It is always difficult to know what to make of reports of imminent famine in Africa. Aid agencies are talking of 10 million people facing critical shortages of food. Cynics, by contrast, insist that most aid is wasted by corrupt governments. We gave last time, they say, and nothing has got any better.
The truth is that a lot of things have got better, including the early warning systems put in place to prevent repetitions of the disastrous African famines of the past. The official definition of a famine is that 30 per cent of a population must be wasted through malnutrition and two people out of every 10,000 must die each day. At half that level the categorisation is a merely "humanitarian emergency", which is what has been declared in parts of Ethiopia, Somalia and northern Kenya. That means things are very bad for a lot of people but it is not too late to avert the catastrophe of famine.
In the past, the international community often waited until too late to respond. Only when the TV cameras could picture skeletal children dying in large numbers was there action, which came too late for as many as a million people in Ethiopia in 1985.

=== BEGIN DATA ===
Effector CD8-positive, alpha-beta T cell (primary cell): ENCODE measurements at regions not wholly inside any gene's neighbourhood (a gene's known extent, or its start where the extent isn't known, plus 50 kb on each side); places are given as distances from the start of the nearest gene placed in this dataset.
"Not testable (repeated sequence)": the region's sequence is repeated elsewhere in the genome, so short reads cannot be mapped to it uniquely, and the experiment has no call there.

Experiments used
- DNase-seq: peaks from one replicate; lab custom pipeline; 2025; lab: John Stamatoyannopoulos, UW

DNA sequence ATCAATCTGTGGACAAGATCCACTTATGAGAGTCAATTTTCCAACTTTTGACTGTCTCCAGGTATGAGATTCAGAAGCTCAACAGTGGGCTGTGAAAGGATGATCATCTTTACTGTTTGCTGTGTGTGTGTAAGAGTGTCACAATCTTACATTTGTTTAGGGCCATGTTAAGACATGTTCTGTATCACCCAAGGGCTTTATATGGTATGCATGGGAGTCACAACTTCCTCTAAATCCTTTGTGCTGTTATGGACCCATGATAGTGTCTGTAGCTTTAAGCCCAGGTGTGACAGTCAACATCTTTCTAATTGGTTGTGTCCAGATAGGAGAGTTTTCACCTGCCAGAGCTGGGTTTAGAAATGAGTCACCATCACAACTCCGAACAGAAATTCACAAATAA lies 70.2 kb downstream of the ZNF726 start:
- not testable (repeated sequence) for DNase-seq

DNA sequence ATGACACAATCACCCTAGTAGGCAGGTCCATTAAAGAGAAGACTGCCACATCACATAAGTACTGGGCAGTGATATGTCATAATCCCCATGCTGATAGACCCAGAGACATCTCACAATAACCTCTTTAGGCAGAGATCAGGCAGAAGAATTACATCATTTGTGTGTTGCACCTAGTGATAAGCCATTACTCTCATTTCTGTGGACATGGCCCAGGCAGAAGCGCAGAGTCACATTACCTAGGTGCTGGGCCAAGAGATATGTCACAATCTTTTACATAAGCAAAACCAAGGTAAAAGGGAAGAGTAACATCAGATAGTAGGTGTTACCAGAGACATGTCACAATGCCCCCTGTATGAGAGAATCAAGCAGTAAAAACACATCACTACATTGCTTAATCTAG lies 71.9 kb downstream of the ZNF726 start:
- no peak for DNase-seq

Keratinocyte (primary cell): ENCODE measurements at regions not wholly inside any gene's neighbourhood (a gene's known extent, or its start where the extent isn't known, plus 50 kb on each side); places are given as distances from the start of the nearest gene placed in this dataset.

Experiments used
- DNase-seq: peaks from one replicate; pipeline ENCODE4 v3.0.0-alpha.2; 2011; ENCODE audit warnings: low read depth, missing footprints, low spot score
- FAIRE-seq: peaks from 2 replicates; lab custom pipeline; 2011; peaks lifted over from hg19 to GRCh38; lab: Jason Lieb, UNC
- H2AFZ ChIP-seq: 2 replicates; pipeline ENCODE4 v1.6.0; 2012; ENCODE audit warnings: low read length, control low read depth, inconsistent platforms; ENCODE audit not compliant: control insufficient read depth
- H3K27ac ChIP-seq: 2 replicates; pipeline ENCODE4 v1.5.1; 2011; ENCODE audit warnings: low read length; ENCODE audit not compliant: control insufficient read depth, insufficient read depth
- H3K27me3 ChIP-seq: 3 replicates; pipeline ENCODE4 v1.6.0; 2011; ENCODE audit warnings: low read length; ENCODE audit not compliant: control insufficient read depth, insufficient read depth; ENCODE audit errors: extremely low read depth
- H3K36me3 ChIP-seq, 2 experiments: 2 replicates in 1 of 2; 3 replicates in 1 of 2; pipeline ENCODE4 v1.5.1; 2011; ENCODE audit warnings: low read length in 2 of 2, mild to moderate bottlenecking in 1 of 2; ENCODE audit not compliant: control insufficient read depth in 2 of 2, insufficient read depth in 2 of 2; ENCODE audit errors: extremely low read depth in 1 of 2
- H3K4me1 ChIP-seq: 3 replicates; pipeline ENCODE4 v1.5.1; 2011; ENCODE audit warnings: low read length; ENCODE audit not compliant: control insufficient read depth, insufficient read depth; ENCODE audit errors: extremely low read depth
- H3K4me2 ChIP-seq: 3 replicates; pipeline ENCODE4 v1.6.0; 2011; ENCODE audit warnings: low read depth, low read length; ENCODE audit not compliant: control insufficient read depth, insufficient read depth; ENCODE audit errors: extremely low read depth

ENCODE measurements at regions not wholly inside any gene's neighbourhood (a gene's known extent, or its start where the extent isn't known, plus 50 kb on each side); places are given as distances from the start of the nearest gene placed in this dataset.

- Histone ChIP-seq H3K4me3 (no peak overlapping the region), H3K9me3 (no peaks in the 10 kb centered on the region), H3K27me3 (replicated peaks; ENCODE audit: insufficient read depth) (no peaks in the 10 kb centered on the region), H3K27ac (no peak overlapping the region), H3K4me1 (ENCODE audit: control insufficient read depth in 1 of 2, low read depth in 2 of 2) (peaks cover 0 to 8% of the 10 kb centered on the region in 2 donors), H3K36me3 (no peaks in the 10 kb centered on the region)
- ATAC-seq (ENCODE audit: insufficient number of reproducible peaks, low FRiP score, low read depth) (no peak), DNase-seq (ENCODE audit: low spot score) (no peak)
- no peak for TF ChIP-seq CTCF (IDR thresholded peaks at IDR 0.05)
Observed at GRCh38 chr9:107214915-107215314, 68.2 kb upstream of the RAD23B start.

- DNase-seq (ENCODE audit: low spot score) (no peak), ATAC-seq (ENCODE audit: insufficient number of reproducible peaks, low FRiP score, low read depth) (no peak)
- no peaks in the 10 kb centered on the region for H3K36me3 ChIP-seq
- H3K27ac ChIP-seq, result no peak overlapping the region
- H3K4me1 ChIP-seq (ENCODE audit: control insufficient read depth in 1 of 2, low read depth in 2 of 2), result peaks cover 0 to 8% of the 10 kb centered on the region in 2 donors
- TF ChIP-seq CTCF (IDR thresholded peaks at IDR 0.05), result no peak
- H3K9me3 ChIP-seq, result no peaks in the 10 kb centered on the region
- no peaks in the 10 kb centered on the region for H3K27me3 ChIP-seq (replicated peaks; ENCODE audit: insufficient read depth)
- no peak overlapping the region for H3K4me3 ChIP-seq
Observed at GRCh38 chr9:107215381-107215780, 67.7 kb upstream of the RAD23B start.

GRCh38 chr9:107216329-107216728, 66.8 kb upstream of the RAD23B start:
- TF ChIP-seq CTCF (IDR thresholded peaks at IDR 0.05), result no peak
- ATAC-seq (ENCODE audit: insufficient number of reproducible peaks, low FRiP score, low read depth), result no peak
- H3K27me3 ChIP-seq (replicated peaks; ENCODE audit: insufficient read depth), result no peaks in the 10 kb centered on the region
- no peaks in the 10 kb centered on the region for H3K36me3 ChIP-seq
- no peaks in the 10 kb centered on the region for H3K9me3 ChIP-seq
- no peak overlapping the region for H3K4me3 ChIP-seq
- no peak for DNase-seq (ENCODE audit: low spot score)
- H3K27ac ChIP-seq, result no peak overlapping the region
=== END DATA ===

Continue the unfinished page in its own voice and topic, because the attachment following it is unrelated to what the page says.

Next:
People are on the move in Somalia because of the civil war there. But also because rich nations have only given the World Food Programme 40 per cent of what it needs to keep people fed. For East Africa in general, the WFP is facing a $300m shortfall. Britain has just pledged £38m towards that. Those starving in Africa now need to hear comparable pledges from the usual foot-dragging nations, France, Italy and Germany. Perhaps this time China could give. Or even the oil-rich Arabs who, before Ramadan begins at the end of this month, could prevent extreme hunger turning to deadly starvation among their fellow Muslims in the Horn of Africa. Only that way can the "f word" remain unspoken.Reuse content